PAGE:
BAMF2010: SolarPump Charging Station

Amidst the noise of a bazillion robots and Tesla coils at the 2010 Bay Area Maker Faire, we located a bubble of usable WiFi, and got a nearby power charge to boot. If nothing else here, we want this:

The SolarPump Charging Station is a self-contained oasis of free power for laptops, cel phones and even electric bikes. This charging station is one of several designs created by Sol Design Labs of sunny Austin, Texas. No bigger than a bus stop (and way cooler looking), it’s like the ultimate case mod, repurposing a vintage Citgo gas pump and recycled metals for more modern needs. Three large Sanyo solar panels provide power for devices and shade for users, while topping off the internal 24V 100AH battery for nighttime use (with LED lighting) or cloudy days. The end result transcends “green” — the SolarPump is simply appealing at a visceral level, managing to be simultaneously fun, attractive and practical. Did we mention wanting one? We totally want one.

18 thoughts on “BAMF2010: SolarPump Charging Station

  1. BAMF! it is a BAMF. Every city should have one for every park, bus station, sidewalk cafe, etc. They could just add free wifi and it would be one of the greatest inventions ever!

  2. Neat idea. Around here I could see something like this making it’s way around to county fairs and other events. I know where there are some ’60s era pumps, I need to see if the owner would sell them to me at reasonable cost. He could keep the guts and everything else associated with liquid fuel delivery as they still may have some value yet. All I’d want is the base, armature and the cabinet. I’d paint green with yellow pagan Sun symbols. My guess yellow was chosen here to represent the Sun.

  3. Wow, a bunch of solar panels to sit under. The only difference between this and, say, regular solar panels is that these guys get to parade about how “environmentally concious” they are. Annoying.

  4. @bait, too true and every 6 months or so I see a ‘solar power breakthrough’ story on SlashDot about how some ‘boffins’ have managed to develop solar panels with a higher efficiency and/or lower $ per W.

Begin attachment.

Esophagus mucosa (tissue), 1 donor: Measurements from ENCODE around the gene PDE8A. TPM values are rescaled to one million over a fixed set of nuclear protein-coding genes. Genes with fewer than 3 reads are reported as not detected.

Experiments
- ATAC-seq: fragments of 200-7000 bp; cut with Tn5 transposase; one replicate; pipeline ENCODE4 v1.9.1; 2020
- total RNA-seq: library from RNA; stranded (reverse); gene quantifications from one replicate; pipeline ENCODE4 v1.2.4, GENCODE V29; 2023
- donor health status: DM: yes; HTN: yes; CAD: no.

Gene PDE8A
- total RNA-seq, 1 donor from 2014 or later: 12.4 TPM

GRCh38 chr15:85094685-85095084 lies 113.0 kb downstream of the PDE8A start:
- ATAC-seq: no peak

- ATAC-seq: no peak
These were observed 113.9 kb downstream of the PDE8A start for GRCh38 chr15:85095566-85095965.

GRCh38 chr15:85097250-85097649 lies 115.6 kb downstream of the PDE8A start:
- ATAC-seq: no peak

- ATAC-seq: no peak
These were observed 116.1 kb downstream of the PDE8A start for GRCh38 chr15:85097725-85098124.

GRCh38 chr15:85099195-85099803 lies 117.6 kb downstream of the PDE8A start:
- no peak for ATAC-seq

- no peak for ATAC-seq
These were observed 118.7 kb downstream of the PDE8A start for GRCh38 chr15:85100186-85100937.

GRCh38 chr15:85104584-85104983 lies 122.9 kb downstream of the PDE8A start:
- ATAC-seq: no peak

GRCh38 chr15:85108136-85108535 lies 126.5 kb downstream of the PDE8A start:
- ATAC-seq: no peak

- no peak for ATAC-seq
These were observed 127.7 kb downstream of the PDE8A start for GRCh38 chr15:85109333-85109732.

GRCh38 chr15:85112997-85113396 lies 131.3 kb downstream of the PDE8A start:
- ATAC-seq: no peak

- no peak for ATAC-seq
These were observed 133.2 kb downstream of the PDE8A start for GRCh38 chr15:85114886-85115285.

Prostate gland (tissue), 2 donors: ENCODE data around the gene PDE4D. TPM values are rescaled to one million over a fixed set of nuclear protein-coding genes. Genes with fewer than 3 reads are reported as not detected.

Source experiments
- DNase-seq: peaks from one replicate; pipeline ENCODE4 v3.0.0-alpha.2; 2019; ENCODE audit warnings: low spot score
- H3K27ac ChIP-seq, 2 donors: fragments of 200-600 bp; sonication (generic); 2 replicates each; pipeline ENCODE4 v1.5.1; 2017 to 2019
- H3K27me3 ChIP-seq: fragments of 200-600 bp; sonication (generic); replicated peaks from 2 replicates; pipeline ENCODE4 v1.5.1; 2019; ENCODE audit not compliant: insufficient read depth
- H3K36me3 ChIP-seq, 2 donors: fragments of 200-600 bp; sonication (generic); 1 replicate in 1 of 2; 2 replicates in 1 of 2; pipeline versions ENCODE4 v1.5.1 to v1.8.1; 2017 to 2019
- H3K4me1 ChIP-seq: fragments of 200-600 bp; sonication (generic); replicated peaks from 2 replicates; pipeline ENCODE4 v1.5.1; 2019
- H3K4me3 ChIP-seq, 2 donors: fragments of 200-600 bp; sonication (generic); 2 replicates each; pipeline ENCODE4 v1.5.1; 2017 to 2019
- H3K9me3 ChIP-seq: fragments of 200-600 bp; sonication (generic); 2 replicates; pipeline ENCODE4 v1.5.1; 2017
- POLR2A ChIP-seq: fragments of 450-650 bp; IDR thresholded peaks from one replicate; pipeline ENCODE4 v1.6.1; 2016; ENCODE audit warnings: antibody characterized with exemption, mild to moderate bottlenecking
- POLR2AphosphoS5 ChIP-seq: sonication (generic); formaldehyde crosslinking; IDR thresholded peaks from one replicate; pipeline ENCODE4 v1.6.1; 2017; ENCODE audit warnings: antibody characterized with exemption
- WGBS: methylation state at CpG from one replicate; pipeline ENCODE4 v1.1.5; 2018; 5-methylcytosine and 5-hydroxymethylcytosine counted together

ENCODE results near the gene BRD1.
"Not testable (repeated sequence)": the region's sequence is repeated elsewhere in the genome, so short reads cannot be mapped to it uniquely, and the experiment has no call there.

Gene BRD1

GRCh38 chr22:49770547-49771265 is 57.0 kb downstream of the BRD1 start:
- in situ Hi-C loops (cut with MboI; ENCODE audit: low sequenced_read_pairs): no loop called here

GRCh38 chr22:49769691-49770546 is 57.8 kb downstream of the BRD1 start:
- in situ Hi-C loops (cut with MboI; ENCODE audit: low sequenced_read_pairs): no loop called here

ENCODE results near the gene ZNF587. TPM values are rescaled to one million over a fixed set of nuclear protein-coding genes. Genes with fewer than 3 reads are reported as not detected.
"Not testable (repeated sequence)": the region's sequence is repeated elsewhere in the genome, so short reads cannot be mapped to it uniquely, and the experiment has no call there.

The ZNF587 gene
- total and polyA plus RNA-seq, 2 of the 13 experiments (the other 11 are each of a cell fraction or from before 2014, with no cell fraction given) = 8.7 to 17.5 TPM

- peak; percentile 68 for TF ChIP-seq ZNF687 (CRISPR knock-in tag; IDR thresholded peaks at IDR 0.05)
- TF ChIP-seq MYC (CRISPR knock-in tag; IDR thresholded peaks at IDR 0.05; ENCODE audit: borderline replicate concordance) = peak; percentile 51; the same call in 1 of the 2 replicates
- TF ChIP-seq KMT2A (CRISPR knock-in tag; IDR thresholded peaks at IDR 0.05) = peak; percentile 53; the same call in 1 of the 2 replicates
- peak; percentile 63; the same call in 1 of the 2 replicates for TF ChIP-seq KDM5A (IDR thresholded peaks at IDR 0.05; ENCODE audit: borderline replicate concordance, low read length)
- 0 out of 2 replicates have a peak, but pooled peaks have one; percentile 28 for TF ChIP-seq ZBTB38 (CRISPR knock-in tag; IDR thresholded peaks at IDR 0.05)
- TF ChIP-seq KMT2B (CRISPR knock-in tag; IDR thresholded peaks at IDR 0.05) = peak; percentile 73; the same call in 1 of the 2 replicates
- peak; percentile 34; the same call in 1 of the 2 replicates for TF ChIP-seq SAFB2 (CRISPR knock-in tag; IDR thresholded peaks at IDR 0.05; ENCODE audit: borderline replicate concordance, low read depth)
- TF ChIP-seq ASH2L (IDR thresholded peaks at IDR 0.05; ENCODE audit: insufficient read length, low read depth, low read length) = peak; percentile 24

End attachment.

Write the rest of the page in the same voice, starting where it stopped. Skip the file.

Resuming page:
Just a shame solar panels still cost a small fortune and all these ‘breakthroughs’ have yet to be implimented in commercial panels, so decreasing the $ per W to the average consumer.

  5. That is just the kind of idea that is what is wrong with the country. Charge someone for sitting in the sun, because there was some government grant, that bought the hardware, to stimulate the economy, to better the country, so that someone could screw someone else over in the end, by charging them for sunlight. While we are at it, why don’t we put parking meters under shade trees in parks, and charge people for protection from skin cancer. That would be about appropriate wouldn’t it, given the current state of things in Wahsington.

  6. Well, if you do not charge for the SERVICE of converting sunlight to electricity, or at least to pay for the solar panels, where would the money come from to put up the station? Would you pay 25 cents for the CONVENIENCE of not letting your cell phones battery die while far from your car or home charger? YOU might not but someone might.

  7. @brsnow:

    Jose is absolutely right… these item, in unassembled fashion, are not free. The labor, to assemble them, is not free. Things are bought, and time is paid for. These two concepts are neccesary in a consumer society. If you do not want to pay for electricity, go to McDonalds or Starbucks and hippy it up there. If you do not want to pay to sit in shade, EVERY park/city has trees you can sit under for free. If you want to utilize the service provided by this product, then quit whining and pay whatever small fee its creators deem appropriate.

  8. McD’s et al. don’t charge because they realize the benefits providing a public service. It’s not like this setup and service provision is inherently free for them, either.

    It’s up to the producer to decide a service charge, but to presume that it should (or shouldn’t) mandate one is ridiculous. I personally would think a donation box (with a lock) would be appropriate, but to see a toll on the thing would be as awkward as seeing one on a water fountain.

    (If you’re not willing to consider it as a corporate public service, perhaps presuming the government would install it would be OK –let your hard-earned tax dollars take care of it.)

  9. I agree that the unit could be turned into a sun powered charging kiosk to create a marketable product. The people who don’t understand why people would want to pay to have a cell phone charged, don’t understand the local market. Even at the Maker Faire people were paying to park at $17 a car when the free lot was less than a 10 min walk and had signs all over telling cars how to get there. I can see “free” power selling for $3 an hour under this thing if is placed in the right location.

    At the MF I tried to buy a picture taken by the arial kite photography, and someone at the booth said they weren’t available for sale. They had hundreds of pictures in stacks on the counters, they weren’t giving them away, they weren’t selling them. I would of paid $5 for a print unframed to support his hobby and he wouldn’t budge. I don’t urderstand the makers at the event who are unaware of how to turn their hobby into something that would be profitable.

  10. Although this is really cool, and I would love one too(if not just for the $$$ solar panels), looking at the title photo, this seem to be a failure in the “shade” department… :)

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